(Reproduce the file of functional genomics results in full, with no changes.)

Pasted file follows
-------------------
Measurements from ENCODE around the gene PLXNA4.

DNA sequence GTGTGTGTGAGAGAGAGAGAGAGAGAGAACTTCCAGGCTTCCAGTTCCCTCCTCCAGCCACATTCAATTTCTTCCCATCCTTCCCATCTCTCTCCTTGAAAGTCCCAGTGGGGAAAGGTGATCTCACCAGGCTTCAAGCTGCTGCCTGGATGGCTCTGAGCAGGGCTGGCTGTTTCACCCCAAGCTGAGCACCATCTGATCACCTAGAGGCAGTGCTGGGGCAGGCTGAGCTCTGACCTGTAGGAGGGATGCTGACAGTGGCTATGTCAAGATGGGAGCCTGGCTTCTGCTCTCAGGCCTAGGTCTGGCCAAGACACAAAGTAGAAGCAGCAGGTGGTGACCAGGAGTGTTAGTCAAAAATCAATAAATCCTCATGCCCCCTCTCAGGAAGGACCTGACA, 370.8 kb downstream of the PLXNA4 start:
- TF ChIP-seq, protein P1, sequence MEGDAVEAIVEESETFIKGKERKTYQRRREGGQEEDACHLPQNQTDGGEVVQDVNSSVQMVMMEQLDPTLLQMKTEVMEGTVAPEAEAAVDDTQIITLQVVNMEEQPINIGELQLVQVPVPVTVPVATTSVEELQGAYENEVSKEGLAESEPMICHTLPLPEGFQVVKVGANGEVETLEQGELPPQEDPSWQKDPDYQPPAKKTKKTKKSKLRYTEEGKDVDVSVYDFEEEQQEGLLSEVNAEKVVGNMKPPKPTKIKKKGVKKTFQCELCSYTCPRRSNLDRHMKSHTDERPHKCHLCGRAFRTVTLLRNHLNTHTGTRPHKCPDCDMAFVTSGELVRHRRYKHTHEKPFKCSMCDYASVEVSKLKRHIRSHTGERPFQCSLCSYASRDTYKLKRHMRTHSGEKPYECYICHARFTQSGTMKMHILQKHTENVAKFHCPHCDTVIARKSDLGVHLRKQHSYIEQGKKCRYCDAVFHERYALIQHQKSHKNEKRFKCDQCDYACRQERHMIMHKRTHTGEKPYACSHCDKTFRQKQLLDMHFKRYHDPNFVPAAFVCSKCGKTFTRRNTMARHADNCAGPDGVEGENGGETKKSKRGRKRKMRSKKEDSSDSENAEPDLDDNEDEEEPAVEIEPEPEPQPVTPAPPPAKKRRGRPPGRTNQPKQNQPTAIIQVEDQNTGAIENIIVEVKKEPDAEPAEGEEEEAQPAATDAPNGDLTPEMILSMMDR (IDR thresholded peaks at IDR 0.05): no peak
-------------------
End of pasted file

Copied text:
Measurements from ENCODE around the gene PLXNA4.

DNA sequence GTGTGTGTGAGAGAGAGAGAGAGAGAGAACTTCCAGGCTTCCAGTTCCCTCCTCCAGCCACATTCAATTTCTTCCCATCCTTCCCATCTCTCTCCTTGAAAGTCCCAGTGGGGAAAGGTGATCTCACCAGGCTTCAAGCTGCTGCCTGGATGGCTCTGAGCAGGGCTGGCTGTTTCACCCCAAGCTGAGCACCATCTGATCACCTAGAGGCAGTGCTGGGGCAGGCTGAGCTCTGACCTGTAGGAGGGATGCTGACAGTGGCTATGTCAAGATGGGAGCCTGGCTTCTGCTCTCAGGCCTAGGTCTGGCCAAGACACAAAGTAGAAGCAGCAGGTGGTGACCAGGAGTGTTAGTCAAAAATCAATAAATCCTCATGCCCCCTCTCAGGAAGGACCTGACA, 370.8 kb downstream of the PLXNA4 start:
- TF ChIP-seq, protein P1, sequence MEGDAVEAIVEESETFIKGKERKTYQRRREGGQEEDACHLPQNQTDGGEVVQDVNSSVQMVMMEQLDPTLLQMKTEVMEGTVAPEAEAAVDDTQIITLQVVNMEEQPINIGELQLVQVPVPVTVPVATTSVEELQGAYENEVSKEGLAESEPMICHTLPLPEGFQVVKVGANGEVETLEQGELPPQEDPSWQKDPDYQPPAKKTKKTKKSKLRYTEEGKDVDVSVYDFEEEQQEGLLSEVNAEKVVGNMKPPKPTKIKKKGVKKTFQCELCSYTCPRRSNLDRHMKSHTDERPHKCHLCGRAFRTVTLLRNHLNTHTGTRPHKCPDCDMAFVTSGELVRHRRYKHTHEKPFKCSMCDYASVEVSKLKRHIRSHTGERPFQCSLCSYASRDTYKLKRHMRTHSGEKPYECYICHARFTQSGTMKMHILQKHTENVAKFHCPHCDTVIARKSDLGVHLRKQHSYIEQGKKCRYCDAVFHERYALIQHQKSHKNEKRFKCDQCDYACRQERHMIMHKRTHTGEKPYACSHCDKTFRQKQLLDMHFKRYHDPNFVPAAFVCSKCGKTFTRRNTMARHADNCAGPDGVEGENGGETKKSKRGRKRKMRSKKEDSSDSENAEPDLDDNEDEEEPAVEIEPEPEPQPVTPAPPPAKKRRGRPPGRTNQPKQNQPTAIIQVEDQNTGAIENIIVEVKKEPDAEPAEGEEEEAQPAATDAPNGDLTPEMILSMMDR (IDR thresholded peaks at IDR 0.05): no peak